FL Outline

infindigo finnish lapphunds

Modern Finnish Lapphunds are descended from hardy, double-coated working dogs bred for hundreds of years as reindeer herders and watchdogs by the Sami people of Lapland in northern Scandanavia.  These dogs were varied in type and length of coat, and as modern farming methods developed in the 1960s the shorter-coated dogs became more desirable.  In the 1970s enthusiasts set out to preserve the longer-coated variety and developed the Finnish Lapphunds we have today.  


From the original working stock grew two distinct breeds with separate Standards: Finnish Lapphunds and Lapponian Herders.  Today, in addition to these two separate breeds, there are also two recognised types of Finnish Lapphund:  suomenlapinkoira, the more square and stocky type we see in the show ring, and the paimensukuinen lapinkoira, a dog of rangier build known as the “working type” of Finnish Lapphund.


Brief History of Finnish Lapphunds

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In 1989 Roger and Sue Dunger (Sulyka) imported the first Finnish Lapphund into the UK , a black and tan bitch,  Lecibsin Loru.  She was followed by the top-winning Finnish bitch of the time, Multi Ch Lecibsin Hissukka, who was brought to the UK in whelp to Finnish Ch Fohrmans Hermanni.  Five puppies were born in quarantine and she returned to Finland.  One of these puppies, Sulyka Lecibsin Nilla, was mated to Loru and out of two litters produced two top-winning Lapphunds: Sulyka Valio 'is' Curdeleon and Sulyka Mischa at Elbereth, the grand-dam of both our Neka and Keskiyo.  


Further importations followed in the mid-1990s, including a brown and tan dog, Staalon Runne of Sulyka, and a black and tan dog, Tsinghuan Poarka at Chelville.  They were joined by three bitches; Shezadun Abjatar at Chelville, a cream colour, Kutrin Lumo at Chelville, red sable, and Lecibsin Hanka at Leemax, a wolf sable.  By 2000 there had been two further bitch imports, Finnish Ch Eetla and Staalon Kidda, and breed numbers in the UK were just over 150.  More imports have followed in recent years, and with the Pet Passport scheme facilitating overseas travel, many bitches have been mated abroad.  At the beginning of 2011 there are more than 500 dogs registered with the population covering a broad spectrum of colours.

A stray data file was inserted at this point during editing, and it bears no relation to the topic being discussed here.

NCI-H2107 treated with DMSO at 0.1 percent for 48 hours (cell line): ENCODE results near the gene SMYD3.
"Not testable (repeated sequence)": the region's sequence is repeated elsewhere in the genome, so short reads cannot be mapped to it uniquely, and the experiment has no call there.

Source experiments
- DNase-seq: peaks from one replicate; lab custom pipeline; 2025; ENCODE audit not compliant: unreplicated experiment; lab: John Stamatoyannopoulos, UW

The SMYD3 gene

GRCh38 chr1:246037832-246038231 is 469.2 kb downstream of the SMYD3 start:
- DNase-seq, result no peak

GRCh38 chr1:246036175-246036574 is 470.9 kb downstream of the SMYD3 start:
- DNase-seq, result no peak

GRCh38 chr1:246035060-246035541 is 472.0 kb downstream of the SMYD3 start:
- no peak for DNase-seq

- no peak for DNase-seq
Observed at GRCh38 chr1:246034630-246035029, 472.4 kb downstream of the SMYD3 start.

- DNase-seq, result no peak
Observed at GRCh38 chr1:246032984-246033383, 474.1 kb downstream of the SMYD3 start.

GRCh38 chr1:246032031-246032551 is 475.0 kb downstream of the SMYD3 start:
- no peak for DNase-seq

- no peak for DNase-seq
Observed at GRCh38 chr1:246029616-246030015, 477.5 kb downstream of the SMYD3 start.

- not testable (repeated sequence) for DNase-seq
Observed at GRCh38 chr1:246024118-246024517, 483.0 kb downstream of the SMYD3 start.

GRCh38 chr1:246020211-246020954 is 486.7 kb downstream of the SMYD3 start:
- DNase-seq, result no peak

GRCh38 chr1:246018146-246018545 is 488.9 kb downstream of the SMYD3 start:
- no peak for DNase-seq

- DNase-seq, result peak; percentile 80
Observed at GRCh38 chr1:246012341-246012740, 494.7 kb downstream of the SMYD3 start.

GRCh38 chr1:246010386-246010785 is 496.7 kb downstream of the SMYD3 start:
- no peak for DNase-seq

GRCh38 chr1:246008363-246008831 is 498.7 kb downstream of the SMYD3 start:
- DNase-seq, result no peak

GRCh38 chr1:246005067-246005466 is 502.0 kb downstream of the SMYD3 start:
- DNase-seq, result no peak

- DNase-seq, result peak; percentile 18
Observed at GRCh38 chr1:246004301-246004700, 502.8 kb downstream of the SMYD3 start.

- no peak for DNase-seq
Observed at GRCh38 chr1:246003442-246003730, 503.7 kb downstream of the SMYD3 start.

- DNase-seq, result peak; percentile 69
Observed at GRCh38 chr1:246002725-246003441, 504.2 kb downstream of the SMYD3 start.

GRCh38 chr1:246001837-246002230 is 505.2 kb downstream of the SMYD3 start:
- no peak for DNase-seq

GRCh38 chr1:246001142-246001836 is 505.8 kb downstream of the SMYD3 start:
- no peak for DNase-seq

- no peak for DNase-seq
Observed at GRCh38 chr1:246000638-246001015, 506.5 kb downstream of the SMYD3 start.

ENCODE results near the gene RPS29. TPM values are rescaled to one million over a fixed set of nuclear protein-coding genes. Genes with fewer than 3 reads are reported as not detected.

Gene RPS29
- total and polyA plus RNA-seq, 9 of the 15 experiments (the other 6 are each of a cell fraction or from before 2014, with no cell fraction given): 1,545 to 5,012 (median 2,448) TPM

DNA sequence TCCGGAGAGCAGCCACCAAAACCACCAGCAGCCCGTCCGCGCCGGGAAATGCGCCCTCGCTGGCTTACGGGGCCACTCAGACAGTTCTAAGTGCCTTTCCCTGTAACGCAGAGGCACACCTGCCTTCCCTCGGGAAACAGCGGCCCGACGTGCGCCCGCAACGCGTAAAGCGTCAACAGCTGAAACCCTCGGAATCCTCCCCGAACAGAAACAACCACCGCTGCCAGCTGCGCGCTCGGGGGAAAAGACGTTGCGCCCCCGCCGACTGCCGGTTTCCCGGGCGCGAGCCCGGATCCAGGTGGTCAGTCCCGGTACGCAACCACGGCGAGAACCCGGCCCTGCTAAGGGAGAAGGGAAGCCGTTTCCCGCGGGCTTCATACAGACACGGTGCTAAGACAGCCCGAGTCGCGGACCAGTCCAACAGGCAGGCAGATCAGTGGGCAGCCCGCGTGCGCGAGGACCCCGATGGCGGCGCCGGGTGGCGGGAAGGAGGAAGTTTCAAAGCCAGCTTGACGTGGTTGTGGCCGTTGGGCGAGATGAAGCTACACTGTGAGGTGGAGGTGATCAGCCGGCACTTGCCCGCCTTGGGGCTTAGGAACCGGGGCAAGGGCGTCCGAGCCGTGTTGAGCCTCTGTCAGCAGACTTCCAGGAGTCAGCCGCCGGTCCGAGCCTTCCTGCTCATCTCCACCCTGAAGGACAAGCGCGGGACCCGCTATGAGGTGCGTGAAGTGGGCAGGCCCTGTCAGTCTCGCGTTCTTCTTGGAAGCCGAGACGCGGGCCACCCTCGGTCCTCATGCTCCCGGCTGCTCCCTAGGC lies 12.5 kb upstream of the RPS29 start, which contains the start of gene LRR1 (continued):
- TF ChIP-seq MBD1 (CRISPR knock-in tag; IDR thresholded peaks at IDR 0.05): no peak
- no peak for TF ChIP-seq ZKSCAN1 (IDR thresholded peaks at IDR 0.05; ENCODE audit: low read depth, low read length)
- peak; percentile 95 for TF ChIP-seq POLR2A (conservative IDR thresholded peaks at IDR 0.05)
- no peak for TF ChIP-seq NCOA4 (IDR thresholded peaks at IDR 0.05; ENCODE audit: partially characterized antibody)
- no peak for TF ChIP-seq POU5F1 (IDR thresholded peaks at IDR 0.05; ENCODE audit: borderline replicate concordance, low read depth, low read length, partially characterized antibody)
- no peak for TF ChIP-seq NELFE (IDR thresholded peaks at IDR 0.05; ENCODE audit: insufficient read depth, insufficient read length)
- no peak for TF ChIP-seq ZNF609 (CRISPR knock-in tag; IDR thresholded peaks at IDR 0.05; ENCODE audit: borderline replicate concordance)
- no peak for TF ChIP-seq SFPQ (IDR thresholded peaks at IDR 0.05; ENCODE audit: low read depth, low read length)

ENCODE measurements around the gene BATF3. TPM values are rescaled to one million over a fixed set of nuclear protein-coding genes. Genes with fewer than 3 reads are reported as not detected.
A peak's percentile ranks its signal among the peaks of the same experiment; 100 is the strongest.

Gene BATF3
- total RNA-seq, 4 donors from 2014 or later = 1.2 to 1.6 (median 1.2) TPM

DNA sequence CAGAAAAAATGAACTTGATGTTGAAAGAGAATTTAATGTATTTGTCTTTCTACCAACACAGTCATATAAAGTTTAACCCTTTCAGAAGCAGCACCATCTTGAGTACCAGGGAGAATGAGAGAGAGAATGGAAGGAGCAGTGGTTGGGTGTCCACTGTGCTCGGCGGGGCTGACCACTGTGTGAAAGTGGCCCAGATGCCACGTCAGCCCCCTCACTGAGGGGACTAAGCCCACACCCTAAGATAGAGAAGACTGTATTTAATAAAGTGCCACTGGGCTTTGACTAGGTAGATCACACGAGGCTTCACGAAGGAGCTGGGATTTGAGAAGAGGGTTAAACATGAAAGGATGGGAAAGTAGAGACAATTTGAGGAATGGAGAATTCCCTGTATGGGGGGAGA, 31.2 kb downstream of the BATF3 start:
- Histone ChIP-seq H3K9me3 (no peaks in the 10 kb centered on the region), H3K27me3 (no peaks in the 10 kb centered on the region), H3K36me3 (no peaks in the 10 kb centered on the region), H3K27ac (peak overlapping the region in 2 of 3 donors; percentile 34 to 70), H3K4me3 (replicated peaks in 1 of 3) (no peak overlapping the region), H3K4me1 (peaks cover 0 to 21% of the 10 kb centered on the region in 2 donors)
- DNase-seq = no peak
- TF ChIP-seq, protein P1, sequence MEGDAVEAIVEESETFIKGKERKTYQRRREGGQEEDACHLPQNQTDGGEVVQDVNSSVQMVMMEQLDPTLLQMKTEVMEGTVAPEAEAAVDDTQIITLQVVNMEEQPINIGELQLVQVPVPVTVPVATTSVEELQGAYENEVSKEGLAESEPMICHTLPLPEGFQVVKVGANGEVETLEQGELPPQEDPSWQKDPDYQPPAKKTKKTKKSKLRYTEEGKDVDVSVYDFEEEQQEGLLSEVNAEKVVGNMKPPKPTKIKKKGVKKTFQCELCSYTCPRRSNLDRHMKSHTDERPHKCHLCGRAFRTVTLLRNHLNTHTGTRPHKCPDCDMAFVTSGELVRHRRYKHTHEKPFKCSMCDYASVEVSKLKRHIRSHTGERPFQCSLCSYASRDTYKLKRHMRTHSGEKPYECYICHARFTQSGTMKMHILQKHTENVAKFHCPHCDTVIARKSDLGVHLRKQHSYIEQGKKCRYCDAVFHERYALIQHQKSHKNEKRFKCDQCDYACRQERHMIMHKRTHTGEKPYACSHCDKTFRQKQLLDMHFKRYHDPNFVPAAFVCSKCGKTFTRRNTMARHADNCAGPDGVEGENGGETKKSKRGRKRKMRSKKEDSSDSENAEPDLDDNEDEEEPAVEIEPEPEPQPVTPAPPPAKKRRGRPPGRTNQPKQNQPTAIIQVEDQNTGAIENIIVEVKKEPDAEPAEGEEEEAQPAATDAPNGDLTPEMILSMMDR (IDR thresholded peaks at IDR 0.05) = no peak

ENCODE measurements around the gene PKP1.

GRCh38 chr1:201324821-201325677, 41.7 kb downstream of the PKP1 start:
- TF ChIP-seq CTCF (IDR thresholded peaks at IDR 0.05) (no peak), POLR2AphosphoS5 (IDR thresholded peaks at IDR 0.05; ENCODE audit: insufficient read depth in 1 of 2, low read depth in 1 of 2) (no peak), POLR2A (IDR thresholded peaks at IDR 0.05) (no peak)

One of the many appealing features of the Finnish Lapphund is his wide range of colours and patterns.  They may be solid black, brown or cream, with or without distinctive markings of white fur around the eyes known as “spectacles”.  The black or brown may have tan points which can show as pale as white, giving the familiar tricolour pattern.  Other colours seen in Lapphunds are sable in shades of red or cream and wolf sable.  Less familiar, and certainly more rare in the UK, is the domino pattern appearing as a large amount of pale cream or white, particularly  in the middle of the face.   Infindigo Persikka Kuura illustrates the unusual domino colouring.  The only restriction on acceptable colours in the breed is that the main colour must dominate, so the only colours not permitted by the Standard are brindle and saddle patterning.


Cream Finnish Lapphund

Cream Finnish Lapphund Puppy

Finnish Lapphund in the snow

Finnish Lapphunds in the UK

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Finnish Lapphunds good and bad

Finnish Lapphund  vs  Finnish Lapponian Dog

Don't be confused - the Finnish Lapphund is the same as the Finnish Lapponian Dog.  At the end of 2016, the Lapphund club of Finland, Lappalaiskoirat Ry, changed the English name of the Suomenlapinkoira from Finnish Lapphund to Finnish Lapponian Dog.  At the moment in the UK we still say Finnish Lapphund, but Finnish Lapponian Dog is now used by the governing body of the international dog fancy, the FCI, as well as by other European countries, including Finland.  

Pros and cons of owning a Finnish Lapphund